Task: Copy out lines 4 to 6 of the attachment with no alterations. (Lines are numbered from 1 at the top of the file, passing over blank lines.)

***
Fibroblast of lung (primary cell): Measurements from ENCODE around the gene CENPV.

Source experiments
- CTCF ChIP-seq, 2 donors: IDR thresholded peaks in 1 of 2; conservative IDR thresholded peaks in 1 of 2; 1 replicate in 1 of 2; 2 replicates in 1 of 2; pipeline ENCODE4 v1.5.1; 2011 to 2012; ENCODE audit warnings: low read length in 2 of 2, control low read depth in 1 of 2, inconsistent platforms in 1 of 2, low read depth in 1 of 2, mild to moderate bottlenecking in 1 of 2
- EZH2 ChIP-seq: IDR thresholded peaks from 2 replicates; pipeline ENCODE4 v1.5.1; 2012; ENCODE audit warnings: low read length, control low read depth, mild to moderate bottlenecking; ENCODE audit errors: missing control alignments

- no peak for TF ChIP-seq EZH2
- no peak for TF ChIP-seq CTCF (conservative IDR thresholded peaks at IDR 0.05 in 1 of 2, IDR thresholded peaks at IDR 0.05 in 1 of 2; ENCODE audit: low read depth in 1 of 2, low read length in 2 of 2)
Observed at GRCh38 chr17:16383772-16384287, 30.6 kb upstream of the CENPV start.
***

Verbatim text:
- EZH2 ChIP-seq: IDR thresholded peaks from 2 replicates; pipeline ENCODE4 v1.5.1; 2012; ENCODE audit warnings: low read length, control low read depth, mild to moderate bottlenecking; ENCODE audit errors: missing control alignments

- no peak for TF ChIP-seq EZH2
- no peak for TF ChIP-seq CTCF (conservative IDR thresholded peaks at IDR 0.05 in 1 of 2, IDR thresholded peaks at IDR 0.05 in 1 of 2; ENCODE audit: low read depth in 1 of 2, low read length in 2 of 2)